Imagine living in a future world where people are not taught how to breathe. What if, instead of teaching citizens about this vital subject, the government ignored the matter? What if there were no schools teaching breathing as part of their health instruction? What if there were no Say Yes to Breath™ program to correct the stress breathing that otherwise begins robbing people of life, even as children? What would happen if people were left, abandoned, to let nature take its course and became habitual shallow breathers?
What if there were no Breathers Anonymous to help overcome the resistance to deep, full breathing and the addiction to stress chemistry? What would be the consequence of such a planned or even innocent ignorance regarding a natural process affecting 85 percent of individual biochemistry and responsible for the elimination of 70 percent of bodily toxic waste?
The future result would reveal a nation with a generally unhealthy population experiencing high levels of obesity and sluggishness, lowered metabolic rates, and decreased energy and activity. There would be a general dullness of mind as well that would spill over to their offspring. This is because the brain doesn’t work well without ample supplies of oxygen. The normally small amount available through shallow breathing is shunted off for survival purposes instead of cognitive or creative ones. The emotions shut down, and the muscles tense, producing fatigue.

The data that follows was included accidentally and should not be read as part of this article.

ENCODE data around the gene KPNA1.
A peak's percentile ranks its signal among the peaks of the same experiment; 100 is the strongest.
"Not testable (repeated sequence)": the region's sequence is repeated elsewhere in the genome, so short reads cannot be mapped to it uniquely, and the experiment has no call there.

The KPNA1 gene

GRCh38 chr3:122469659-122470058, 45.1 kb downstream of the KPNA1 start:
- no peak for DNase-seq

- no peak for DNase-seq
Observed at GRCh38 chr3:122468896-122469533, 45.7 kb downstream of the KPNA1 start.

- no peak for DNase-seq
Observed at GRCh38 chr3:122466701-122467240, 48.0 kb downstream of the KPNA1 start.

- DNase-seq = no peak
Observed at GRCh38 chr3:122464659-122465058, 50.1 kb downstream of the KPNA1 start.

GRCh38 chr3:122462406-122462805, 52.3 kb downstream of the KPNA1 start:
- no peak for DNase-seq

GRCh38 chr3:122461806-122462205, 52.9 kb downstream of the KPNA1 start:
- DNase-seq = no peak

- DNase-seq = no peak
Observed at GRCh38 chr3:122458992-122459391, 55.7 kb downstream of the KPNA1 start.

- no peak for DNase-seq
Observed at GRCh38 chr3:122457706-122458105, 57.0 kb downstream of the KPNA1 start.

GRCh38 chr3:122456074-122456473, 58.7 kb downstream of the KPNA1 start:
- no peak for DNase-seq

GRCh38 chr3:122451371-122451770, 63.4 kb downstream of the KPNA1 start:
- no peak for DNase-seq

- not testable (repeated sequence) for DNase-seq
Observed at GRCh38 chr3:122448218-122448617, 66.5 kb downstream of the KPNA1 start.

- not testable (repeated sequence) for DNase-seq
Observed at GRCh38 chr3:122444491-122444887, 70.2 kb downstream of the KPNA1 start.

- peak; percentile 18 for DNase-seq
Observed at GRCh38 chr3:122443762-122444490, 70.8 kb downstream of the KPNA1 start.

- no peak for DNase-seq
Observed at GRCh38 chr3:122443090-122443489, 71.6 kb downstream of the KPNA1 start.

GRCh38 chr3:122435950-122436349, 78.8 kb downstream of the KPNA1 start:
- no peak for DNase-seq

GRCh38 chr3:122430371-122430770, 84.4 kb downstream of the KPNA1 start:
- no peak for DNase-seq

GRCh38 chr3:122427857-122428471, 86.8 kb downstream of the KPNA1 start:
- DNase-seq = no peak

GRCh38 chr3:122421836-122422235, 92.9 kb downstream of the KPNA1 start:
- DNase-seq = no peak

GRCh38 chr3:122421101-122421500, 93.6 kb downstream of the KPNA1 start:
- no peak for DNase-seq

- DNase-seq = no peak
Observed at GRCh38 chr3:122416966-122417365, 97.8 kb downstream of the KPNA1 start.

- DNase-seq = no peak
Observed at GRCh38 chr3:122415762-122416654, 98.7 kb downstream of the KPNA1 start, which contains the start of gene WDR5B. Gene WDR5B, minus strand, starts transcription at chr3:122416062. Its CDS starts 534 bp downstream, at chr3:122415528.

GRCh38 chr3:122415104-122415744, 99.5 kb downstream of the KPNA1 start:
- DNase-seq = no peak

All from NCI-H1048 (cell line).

Since their breathing would be impaired, we could expect the general population to suffer from tension headaches and poor digestive and eliminative processes. Their “plumbing” systems could expect to decline as well. They would become a nation reliant on over-the-counter pain killers and stomach remedies, liniments, and laxatives. In addition, to deal with mood swings, the general public would become reliant on stimulants to energize their bodies and depressants to calm them. Their drugs of choice would become caffeine and alcohol, which, used excessively, would undermine their health and peace of mind.
Corporations, schools, and institutions would have personnel and performance problems. Their workers, shallow breathers, would be more anxious and impulsive, displaying unbalanced emotions and, often, high blood pressure. They’d operate in a perpetual panic mode, as if life were a fight or flight situation. They wouldn’t sleep very well either or live as long as those with greater vital capacity. They would make mistakes that affect the quality of their work and lower the company profits while increasing health care costs.
Can you imagine a world where only a few, plus some athletes and singers, have incorporated deep breathing into their lives? Wouldn’t it be strange to live in a society where the average sixty-year-old had half the vital capacity remaining of the amount that was present at age thirty—when the lungs themselves don’t shrink?